Solidarity in Seattle with Wet’suwet’en Nation

Solidarity with Wet’suwet’en

About a hundred people marched through central Seattle in solidarity with the Wet’suwet’en Nation of Canada on Feb. 29. This was a prayer walk on occupied Duwamish land, organized by the Protectors of the Salish Sea, led by Indigenous people with allies.

A week earlier on Feb. 23, Seattle cops brutally attacked the Protectors’ peaceful pro-Wet’suwet’en prayer walk, which was made up of Native singers and drummers. Six were arrested, and many were pepper sprayed.

Facing a heavy, outlandish police presence, the Protectors resumed their prayer walk on Feb. 29 with more people and supporting organizations. They then marched to the waterfront where a water blessing ceremony with singing was held.

The Protectors have organized a number of actions in support of Wet’suwet’en in recent years, along with their demand that Washington state Gov. Jay Inslee declare a climate emergency for the Salish Sea (Puget Sound and the Straights of Georgia) due to the increasing existential threat to salmon and orca and their habitats.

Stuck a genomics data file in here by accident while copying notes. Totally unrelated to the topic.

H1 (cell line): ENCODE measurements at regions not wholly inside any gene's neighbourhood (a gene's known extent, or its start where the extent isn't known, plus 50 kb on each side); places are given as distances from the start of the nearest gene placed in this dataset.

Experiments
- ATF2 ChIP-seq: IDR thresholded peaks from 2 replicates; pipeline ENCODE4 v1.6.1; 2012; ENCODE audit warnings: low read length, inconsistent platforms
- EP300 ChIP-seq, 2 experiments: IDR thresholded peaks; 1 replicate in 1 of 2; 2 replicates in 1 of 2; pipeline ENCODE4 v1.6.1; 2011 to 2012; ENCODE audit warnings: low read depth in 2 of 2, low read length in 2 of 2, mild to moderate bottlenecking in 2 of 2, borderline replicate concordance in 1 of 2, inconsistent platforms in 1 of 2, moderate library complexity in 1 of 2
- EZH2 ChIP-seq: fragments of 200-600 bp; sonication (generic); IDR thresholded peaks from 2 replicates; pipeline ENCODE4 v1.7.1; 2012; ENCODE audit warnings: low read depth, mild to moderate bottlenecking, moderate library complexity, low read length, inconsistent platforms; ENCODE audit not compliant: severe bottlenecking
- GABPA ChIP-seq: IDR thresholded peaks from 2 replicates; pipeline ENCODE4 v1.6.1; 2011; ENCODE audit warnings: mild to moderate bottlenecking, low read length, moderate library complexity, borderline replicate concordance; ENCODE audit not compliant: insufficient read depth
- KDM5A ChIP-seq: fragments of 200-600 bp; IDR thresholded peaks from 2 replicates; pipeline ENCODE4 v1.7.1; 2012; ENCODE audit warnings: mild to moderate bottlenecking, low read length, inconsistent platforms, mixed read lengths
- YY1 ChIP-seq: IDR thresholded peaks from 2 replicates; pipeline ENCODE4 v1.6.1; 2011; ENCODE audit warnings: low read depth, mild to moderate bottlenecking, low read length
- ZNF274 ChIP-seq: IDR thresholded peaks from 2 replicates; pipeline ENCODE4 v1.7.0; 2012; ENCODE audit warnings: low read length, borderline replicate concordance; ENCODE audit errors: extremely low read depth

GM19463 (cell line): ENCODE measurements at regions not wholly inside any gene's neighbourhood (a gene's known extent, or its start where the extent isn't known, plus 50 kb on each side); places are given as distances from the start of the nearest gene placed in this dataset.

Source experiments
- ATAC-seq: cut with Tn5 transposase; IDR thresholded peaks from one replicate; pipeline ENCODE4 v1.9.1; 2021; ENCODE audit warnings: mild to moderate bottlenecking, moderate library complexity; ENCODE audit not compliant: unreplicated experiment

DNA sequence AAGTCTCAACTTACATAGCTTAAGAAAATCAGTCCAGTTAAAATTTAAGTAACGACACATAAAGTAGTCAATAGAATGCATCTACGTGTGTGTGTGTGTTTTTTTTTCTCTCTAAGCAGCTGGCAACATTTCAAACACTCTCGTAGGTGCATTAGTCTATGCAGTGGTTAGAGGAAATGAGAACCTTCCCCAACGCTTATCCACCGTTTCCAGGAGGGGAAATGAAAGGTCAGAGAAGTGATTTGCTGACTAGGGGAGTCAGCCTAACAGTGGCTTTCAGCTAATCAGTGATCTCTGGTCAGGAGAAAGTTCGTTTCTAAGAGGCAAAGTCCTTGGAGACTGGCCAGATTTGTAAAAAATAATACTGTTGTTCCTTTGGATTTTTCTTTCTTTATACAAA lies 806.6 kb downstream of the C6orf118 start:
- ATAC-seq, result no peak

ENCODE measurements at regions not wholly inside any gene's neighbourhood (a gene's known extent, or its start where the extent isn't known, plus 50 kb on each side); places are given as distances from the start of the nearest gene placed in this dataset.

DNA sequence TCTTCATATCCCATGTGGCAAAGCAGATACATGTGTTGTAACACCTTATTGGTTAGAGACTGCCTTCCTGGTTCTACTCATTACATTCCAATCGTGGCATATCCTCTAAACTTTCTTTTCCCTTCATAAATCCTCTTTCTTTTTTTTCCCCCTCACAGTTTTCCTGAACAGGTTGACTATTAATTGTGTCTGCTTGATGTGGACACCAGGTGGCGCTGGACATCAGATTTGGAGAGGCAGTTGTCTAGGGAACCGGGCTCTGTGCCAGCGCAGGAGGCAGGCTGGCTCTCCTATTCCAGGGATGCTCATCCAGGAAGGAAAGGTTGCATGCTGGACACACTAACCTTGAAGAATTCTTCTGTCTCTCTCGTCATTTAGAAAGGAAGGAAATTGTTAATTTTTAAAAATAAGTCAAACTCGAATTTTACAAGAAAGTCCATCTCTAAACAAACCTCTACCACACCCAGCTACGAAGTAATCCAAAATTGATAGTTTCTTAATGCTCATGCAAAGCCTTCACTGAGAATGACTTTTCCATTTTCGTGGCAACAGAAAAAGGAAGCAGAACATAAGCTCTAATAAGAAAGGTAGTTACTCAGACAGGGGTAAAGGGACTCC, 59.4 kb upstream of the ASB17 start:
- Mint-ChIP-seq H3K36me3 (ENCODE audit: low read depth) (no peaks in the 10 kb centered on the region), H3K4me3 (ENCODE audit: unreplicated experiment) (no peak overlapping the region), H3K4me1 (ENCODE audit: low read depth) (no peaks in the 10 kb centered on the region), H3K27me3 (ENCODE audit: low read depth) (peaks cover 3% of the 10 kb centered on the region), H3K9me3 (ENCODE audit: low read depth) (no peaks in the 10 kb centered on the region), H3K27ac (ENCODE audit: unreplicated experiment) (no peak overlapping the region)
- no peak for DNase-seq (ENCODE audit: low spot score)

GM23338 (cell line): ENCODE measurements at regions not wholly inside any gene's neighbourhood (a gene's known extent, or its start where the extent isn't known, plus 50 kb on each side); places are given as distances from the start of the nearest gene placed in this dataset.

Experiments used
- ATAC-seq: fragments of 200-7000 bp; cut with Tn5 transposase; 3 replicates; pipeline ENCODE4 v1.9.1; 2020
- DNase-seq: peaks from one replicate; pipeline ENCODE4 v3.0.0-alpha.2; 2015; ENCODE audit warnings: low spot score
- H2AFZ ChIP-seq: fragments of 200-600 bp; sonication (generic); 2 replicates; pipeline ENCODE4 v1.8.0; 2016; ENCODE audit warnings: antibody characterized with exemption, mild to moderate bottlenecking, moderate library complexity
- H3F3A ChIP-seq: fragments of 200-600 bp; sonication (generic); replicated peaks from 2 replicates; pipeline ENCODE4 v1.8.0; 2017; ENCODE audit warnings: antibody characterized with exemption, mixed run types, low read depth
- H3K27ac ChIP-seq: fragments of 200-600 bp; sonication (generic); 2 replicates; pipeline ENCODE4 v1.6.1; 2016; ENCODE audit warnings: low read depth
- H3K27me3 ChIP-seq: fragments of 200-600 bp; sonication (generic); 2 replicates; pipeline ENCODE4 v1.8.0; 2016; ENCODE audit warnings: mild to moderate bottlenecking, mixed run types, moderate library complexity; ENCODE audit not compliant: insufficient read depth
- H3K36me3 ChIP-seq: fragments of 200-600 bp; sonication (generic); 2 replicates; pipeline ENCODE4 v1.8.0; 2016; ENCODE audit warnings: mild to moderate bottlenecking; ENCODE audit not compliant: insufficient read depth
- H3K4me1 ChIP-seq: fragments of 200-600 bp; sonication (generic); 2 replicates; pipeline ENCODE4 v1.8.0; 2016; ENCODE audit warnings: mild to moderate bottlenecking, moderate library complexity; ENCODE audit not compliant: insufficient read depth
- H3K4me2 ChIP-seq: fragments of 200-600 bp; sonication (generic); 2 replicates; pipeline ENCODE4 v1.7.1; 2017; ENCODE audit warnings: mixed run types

“We’re here to stand with the Wet’suwet’en, who have literally been invaded by the government of British Columbia,” said Paul Wagner, a founder of Protectors of the Salish Sea. He was referring to the recent brutal occupation of Wet’suwet’en land by the Royal Canadian Mounted Police and the government of British Columbia — an assault on behalf of Coastal GasLink, which aims to build a multibillion-dollar gas pipeline acoss sovereign and unceded Wet’suwet’en land.

Solidarity with Wet’suwet’en continues to grow all across the continent!

(WW photo: Jim McMahan)

(WW photo: Jim McMahan)

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